Leading the charge: The electric success of Artisan Vehicles

Artisan's PitStop system. Image: Artisan Vehicles.

Artisan is setting its sights on Australia following North American success with its line of electric-powered underground vehicles. Ewen Hosie reports.

Californian company Artisan Vehicles is preparing to take the next step in its ambitions for growth.

The company has made a name for itself over the last few years with its line of fully electric underground mining vehicles.

Though the company took its first steps in what has since become a fast-emerging sector of the all-electric mining equipment market back in 2011, it truly cemented its public presence at MINExpo 2016 in Las Vegas with the introduction of the A4 load-haul-dump (LHD) underground mining vehicle.

The A4 is the first fully battery-powered vehicle of its type designed from the ground up. Boasting a horsepower capability 300 per cent higher than traditional four-tonne class diesel machines it is packaged in a considerably smaller footprint.

As a bonus, because the vehicles produce zero emissions, they also deliver reduced ventilation and cooling costs in underground environments.

“Eliminating diesel underground is proven to reduce ventilation and cooling expenses,” Artisan chief executive officer Mike Kasaba explains. “But it can also reduce costly production shutdowns caused by high temperatures in the hot summer months.”

The Artisan A4 LHD underground vehicle.

“When we were converting diesel units to battery for major OEM’s we realised that although the conversions were extremely successful, they were still being applied to a vehicle built around diesel,” Artisan account manager Joe Giraldi explains.

“We always knew the true capabilities of our battery electric powertrains and decided to build a vehicle from the ground up around our technology to maximise its potential.”

“That was the birth of our vehicles and we haven’t looked back since,” Giraldi explains.

“We now have our third model available and set to go underground towards the end of the year.”

The vehicle Giraldi refers to is the company’s second loader, the A10. Building on the release of Artisan’s sophomore Z40 40-tonne haul truck earlier this year — which the company cites as the world’s first fully battery-powered haul truck capable of carrying 40 tonnes ever used underground — Artisan is readying its next release, the A10.

Another lithium battery-powered LHD in the same vein as the A4, the A10 promises a 10-tonne carrying capacity in the frame of an equivalent seven-tonne loader, building on the strengths of its smaller predecessor.

“All of our machines not only provide clean zero emission operation, but also move more tonnes every day,” Kasaba explains.

Artisan chief technology officer Brian Huff adds that the A10 has added several new features.

The Artisan team’s early work with Kirkland Lake Gold attracted the mining industry’s attention in a big way; its underground fleet at the Macassa gold mine in northern Ontario currently operates over 80 per cent Artisan product.

“They are definitely the early adopters of this technology,” says Giraldi. “They are the ones that took the chance on putting battery electric vehicles underground and now we’re looking at Macassa approaching 100 per cent completion when it comes to full electric, which is quite amazing.”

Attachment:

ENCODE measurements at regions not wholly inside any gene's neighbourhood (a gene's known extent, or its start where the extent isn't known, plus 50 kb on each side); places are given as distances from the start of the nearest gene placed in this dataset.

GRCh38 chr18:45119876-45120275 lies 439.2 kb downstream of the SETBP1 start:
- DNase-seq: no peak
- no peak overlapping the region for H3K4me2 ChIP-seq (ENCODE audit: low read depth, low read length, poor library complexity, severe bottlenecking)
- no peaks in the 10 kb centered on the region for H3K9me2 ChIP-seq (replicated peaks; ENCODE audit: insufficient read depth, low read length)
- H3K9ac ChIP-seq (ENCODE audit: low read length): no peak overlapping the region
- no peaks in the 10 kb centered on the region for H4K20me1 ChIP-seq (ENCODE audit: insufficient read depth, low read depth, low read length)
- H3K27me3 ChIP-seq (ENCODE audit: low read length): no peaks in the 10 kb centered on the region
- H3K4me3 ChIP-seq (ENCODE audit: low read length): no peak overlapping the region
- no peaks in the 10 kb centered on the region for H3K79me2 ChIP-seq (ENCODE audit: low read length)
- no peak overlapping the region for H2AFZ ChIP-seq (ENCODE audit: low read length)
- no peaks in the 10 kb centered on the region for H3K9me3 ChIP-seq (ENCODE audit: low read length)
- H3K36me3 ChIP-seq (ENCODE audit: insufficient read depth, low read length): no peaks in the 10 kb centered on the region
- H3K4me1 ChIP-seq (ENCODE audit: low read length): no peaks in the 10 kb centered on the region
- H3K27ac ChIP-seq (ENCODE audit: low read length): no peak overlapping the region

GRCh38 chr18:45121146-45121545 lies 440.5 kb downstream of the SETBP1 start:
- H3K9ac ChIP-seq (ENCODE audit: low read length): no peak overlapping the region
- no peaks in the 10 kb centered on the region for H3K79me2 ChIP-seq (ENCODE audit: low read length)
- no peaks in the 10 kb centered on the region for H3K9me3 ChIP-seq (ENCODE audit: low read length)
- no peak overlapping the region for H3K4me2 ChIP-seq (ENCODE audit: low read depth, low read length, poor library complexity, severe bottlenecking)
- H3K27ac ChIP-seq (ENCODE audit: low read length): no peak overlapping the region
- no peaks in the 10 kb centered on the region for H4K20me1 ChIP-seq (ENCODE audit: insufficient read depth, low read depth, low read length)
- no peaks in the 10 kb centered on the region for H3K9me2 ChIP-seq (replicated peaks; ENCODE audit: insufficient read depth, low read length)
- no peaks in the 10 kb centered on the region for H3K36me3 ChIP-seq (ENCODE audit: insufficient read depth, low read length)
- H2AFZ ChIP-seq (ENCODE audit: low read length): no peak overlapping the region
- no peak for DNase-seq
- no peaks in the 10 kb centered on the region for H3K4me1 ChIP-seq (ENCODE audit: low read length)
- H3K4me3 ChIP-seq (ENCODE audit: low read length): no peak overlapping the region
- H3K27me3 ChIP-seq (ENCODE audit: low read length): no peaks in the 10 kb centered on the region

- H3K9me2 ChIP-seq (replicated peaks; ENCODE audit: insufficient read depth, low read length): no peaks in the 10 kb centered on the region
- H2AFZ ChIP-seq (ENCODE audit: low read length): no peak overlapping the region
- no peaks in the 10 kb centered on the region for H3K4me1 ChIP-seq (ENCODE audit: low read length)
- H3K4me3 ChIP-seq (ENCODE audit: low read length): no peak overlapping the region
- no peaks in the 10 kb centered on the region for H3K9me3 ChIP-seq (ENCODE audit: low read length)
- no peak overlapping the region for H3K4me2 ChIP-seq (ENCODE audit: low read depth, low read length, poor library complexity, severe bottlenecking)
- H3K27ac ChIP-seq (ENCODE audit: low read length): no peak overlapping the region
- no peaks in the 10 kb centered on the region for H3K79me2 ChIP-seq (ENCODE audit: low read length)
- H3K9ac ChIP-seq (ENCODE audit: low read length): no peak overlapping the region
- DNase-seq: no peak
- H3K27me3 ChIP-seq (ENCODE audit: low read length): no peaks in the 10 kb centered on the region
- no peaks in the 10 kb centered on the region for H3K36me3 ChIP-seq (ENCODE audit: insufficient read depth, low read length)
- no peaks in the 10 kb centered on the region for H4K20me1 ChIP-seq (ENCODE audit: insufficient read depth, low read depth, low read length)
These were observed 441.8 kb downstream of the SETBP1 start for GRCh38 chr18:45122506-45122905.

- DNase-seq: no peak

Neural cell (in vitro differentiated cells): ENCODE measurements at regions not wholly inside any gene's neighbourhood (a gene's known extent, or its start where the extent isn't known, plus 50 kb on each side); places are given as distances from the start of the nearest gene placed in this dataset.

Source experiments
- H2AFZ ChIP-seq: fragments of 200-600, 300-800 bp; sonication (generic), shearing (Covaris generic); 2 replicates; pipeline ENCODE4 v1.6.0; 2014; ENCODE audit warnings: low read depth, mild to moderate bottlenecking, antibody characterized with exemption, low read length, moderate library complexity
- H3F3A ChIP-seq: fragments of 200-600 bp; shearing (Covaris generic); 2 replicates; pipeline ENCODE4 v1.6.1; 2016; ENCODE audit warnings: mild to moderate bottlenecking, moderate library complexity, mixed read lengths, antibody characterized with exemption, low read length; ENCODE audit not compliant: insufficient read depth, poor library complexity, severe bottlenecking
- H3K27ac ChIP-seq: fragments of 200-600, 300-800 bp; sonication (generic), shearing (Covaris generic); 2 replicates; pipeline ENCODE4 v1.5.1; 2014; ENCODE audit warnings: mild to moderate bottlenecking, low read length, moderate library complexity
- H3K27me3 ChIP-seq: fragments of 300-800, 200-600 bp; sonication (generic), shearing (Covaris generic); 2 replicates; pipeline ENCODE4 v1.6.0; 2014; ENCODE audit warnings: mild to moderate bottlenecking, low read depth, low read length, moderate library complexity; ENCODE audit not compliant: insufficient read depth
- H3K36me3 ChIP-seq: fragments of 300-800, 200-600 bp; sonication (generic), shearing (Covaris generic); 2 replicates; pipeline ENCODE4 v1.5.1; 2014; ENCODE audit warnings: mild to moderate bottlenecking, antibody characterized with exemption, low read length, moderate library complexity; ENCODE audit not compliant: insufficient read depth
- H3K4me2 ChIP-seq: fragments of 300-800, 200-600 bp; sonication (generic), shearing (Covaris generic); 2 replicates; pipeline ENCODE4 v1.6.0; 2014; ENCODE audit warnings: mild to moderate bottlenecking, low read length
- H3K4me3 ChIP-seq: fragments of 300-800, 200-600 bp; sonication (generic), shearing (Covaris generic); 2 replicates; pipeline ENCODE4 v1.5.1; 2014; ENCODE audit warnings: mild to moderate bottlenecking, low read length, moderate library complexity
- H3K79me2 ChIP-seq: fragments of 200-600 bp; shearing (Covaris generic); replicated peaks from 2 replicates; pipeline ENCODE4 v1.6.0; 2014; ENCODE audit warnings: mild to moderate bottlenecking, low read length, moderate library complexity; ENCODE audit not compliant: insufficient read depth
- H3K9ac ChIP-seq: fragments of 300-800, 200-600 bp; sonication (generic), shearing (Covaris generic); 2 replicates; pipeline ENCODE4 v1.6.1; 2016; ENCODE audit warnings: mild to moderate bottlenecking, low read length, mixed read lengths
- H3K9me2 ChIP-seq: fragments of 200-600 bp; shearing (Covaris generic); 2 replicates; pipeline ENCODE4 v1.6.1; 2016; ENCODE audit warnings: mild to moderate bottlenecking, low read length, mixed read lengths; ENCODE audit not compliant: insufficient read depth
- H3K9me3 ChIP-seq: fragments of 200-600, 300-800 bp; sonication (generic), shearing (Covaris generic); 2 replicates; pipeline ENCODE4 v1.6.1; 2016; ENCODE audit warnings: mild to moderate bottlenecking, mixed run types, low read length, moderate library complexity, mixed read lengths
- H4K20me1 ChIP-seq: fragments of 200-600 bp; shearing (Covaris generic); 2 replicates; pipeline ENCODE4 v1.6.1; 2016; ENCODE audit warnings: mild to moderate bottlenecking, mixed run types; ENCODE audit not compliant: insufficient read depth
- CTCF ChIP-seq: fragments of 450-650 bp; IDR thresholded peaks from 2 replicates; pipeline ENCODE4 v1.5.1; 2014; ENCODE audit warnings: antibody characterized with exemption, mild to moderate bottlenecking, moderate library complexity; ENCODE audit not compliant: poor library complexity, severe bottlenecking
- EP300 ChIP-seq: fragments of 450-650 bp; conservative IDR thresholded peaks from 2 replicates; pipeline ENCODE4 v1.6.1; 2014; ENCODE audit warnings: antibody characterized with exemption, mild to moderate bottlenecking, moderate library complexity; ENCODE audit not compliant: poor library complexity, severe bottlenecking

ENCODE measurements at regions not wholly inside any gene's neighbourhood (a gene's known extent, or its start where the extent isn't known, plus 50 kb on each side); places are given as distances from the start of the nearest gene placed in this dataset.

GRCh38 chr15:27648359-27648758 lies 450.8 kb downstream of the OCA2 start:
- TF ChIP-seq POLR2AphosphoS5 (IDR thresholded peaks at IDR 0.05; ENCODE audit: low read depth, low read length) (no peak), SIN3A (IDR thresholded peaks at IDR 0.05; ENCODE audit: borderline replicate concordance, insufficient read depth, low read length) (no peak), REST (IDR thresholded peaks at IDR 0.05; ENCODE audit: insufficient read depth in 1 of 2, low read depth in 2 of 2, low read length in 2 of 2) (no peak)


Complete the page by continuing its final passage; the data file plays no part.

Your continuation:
One of Artisan’s service bays at an underground site

The A4’s size-to-power ratio was a big selling point of the validity of battery-powered vehicles; offering improved visibility for the operator and better turning radius for navigating tight tunnels.

The A10 builds on the A4 in a number of other ways, too. It is compatible with Artisan’s proprietary in-house PitStop system, a self-loading battery changing system that can swap out a depleted battery for a fully charged one in less than 10 minutes.

This represents a major reduction in downtime when compared to traditional manual swapping methods, which require overhead cranes to complete a battery swap.

“If the choice is to onboard charge, then a good opportunity is to charge it during a lunch break,” Giraldi explains. “So, you work your four hours, take your lunch break, charge it, get back in and finish your eight to 10 hour shift.”

The company eventually aims to move to a completely autonomous charging system that does not require the operator to leave the cab, something that is briefly required of miners using PitStop’s current iteration.

“Our PitStop auto-swap system cuts battery swap time significantly,” says Huff.

“Our new diagnostic systems make repair and maintenance move much faster. We have learned a lot about how best to engineer battery equipment from our seven years in production.

The A10 is loaded with powerful new technologies that operators and technicians will really appreciate.”

The company is keenly eyeing further international expansion, and according to Giraldi, Australia is high on the list.

“Over the last six months we’ve drawn quite a bit of interest from the Australian market so the thought over there is that movement is definitely happening and we’re getting everything in line to start implementing this technology as soon as 2019,” he concludes.

This article originally appeared in the December issue of Australian Mining.

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